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1991 UNITED WAY CAMPAIGN HITS $31 MILLION

 1991 UNITED WAY CAMPAIGN HITS $31 MILLION
 /ADVANCE/ PITTSBURGH, Nov. 26 /PRNewswire/ -- United Way of


Southwestern Pennsylvania today reported contributions of more than $31 million.
 The announcement was made this evening at the 1991 United Way Recognition Program and Campaign Progress Report held at the Vista Hotel.
 The event attracted more than 600 people. Bill Flanagan, KDKA-TV2, hosted the event.
 In addition to reporting on the progress of the 1991 campaign, United Way recognized United Way Day of Caring volunteers. It also recognized a variety of local organizations and volunteers for their involvement in the community through United Way.
 Edward Nicholson, Ph.D., president of Robert Morris College, was presented with the first United Way Campaign Volunteer of the the Year Award.
 The United Way campaign will continue through February 1992. The success of the campaign rests with contributions received today until February.
 In four areas the United Way is targeting, employees increased their contributions steadily in the past few years. These target areas are healthcare institutions, educational institutions, law firms and mid-size businesses.
 For example:
 Lawyers and staff of the law firm Dickie, McCamey & Chilcote increased their gift by 22 percent this year, contributing $82,500. Their 1990 gift represented a 49 percent increase over their 1989 contribution.
 Lawyers and staff at Doepken Keevican Weiss & Medved contributed $32,850 this year, an increase of 49 percent over their 1990 gift. Partners of the firm matched employee gifts dollar for dollar up to $2,500, once $25,000 was raised.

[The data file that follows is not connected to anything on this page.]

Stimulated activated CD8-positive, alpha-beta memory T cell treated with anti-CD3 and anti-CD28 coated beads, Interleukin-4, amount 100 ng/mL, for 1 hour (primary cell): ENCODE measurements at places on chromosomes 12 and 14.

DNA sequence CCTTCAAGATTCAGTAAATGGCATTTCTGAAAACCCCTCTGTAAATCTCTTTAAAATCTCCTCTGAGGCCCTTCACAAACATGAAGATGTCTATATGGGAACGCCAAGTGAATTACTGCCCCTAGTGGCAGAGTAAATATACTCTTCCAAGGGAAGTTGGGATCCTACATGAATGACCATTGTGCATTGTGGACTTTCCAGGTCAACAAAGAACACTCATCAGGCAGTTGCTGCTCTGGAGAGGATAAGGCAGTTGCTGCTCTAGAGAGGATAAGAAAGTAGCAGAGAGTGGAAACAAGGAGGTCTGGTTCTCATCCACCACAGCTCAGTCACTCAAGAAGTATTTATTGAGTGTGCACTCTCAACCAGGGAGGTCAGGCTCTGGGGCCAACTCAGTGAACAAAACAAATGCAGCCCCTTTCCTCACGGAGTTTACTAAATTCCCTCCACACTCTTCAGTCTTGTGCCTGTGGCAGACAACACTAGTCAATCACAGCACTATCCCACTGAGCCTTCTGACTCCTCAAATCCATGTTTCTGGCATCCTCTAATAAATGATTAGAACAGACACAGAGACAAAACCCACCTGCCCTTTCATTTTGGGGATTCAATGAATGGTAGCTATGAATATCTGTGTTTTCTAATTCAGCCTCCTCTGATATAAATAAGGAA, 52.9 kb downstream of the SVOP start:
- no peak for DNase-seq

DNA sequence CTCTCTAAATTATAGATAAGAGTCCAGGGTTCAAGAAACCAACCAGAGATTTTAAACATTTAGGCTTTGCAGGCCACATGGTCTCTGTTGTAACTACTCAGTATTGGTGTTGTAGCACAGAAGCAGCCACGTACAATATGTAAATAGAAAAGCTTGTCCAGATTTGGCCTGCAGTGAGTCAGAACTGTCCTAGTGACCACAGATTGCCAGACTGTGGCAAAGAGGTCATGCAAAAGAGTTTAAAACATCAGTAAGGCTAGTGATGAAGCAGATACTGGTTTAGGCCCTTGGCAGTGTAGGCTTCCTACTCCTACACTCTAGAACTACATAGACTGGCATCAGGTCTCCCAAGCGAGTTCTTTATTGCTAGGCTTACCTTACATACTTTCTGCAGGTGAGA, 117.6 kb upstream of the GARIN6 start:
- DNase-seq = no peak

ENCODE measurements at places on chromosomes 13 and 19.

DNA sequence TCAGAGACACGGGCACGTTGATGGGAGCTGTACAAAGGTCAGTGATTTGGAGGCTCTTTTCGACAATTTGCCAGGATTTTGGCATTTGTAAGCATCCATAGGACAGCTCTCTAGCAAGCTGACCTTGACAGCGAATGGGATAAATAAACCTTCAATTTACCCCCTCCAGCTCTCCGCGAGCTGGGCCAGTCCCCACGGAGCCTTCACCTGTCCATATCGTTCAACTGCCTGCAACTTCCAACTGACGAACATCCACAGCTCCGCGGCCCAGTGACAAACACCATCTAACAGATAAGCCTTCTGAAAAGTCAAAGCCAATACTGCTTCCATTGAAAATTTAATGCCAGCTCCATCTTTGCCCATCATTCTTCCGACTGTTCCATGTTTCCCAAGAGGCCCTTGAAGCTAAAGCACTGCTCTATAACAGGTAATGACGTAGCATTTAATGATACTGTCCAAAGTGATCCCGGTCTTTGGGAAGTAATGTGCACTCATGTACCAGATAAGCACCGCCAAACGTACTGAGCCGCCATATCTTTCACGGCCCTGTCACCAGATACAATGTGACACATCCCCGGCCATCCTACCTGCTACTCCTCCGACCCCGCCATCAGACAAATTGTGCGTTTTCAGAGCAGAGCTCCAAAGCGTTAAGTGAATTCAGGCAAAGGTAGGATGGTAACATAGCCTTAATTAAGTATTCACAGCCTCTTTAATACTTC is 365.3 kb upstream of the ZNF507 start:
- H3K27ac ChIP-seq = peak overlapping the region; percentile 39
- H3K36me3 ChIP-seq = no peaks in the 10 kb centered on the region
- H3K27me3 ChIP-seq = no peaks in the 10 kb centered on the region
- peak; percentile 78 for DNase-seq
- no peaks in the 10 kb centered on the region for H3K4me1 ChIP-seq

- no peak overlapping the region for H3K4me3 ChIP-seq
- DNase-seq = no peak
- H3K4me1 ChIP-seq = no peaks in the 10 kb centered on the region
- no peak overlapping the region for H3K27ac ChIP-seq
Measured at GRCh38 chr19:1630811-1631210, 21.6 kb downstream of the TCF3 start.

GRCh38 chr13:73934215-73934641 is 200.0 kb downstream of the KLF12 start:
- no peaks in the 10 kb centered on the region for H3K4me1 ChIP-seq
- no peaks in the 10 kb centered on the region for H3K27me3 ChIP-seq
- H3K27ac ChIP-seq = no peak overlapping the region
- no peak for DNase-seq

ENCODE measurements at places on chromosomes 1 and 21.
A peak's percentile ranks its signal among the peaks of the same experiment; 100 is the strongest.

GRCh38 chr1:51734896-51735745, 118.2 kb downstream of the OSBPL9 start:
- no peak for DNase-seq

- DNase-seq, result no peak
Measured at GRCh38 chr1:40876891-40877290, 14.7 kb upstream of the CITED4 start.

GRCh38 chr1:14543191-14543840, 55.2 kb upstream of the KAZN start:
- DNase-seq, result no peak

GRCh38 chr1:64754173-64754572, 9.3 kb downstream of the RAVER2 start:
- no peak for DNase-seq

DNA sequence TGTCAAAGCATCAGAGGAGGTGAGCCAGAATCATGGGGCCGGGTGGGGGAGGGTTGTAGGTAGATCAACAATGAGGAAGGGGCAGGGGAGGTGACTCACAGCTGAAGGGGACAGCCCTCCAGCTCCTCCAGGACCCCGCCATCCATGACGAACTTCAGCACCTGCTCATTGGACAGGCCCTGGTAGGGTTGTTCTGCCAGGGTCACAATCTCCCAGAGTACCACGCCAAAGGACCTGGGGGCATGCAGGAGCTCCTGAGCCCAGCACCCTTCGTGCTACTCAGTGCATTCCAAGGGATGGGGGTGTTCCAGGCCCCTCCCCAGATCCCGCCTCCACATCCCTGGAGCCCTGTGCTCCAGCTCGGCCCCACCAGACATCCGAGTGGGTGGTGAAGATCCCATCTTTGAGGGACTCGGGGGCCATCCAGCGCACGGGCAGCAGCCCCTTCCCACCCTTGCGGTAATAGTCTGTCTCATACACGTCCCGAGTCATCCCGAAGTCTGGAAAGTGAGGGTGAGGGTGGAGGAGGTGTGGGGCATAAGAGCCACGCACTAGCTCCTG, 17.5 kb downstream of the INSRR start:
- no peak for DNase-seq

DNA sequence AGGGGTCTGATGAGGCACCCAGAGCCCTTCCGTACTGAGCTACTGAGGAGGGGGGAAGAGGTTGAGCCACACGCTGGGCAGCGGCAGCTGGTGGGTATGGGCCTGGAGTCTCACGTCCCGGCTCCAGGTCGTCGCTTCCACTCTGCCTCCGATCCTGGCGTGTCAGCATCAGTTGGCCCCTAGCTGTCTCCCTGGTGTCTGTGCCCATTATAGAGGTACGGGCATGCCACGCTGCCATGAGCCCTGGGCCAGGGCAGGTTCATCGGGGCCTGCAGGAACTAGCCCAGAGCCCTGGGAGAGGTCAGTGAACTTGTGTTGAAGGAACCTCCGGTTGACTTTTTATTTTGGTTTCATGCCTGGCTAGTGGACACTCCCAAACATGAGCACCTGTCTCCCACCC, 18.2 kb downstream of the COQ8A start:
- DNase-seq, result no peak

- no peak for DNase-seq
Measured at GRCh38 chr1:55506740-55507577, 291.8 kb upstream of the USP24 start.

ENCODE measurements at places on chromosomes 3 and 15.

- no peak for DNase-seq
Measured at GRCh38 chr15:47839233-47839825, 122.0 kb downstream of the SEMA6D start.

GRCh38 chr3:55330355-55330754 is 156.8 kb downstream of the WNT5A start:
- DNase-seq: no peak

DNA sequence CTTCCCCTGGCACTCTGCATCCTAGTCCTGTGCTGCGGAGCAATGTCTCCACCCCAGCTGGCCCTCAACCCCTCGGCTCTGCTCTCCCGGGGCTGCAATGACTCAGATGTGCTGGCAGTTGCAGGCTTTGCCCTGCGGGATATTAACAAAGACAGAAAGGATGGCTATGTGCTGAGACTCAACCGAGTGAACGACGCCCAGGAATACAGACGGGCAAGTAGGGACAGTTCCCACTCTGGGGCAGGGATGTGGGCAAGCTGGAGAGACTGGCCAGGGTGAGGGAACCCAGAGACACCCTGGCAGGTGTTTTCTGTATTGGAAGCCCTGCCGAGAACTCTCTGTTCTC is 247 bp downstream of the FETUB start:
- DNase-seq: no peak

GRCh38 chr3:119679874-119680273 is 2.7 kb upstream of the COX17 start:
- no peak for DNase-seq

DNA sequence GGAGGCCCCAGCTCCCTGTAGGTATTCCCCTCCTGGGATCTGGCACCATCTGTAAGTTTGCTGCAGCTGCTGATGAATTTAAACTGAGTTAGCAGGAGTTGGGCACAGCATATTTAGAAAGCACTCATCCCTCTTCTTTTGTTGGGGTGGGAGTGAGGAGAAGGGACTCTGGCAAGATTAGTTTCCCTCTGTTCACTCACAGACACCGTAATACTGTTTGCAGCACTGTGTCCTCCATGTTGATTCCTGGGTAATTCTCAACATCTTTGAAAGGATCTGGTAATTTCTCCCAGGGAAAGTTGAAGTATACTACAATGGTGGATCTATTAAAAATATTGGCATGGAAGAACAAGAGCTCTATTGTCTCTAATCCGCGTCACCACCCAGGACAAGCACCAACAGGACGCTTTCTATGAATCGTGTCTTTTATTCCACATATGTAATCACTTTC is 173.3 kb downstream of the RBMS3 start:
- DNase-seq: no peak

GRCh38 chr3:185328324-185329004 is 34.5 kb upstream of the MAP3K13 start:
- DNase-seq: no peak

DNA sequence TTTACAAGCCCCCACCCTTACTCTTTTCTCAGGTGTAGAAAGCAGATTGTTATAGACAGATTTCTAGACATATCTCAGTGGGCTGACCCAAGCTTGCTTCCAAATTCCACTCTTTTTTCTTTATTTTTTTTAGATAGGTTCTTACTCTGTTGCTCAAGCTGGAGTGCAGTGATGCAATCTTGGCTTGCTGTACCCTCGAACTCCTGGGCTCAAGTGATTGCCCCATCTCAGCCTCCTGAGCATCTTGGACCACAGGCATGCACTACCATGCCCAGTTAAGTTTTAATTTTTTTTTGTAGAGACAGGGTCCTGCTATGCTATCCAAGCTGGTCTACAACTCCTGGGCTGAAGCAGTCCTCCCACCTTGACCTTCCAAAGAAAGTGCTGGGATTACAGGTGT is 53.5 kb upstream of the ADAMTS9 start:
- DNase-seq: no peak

Employees at Eat 'n Park Restaurants have steadily increased their contributions from $117,960 in 1988 to $211,700 in 1991.
 Staff at the Northern/Southwest Communities Mental Health and Mental Retardation, a subsidiary of The Mercy Hospital of Pittsburgh, increased their contributions from $1,760 in 1990 to $6,160 this year.
 Employees of Roadway Package System, Inc. contributed $88,070, a 70 percent increase over their 1990 gift. Roadway's contribution included a corporate gift which matched employee gifts dollar for dollar. In 1989, Roadway employees conducted their first formal United Way campaign, raising $5,500.
 Robert Morris College students and faculty report a campaign total of $22,600, representing a 40 percent increase over the 1990 gift. The college attained a 350 percent increase in its United Way contributions from 1988 to the present.
 Upper St. Clair School District employees contributed $21,850, a 43 percent increase over their 1990 gift. Since 1989, employees of the school district increased their contributions by 59 percent.
 Another area United Way has targeted for increased contributions is leadership giving -- a program in which individuals are encouraged to contribute $1,000 or more.
 The number of contributors in the leadership program has nearly doubled since 1988. As of Oct. 24, there are 2,455 leadership contributors.
 The 1991 campaign, to date, has attracted 16 new members of the Alexis Tocqueville Society, whose members contribute $10,000 or more. The 1991 campaign has already netted 32 new gold pillar contributors -- those who contribute $5,000 or more. Last year, there were 45 gold pillar contributors.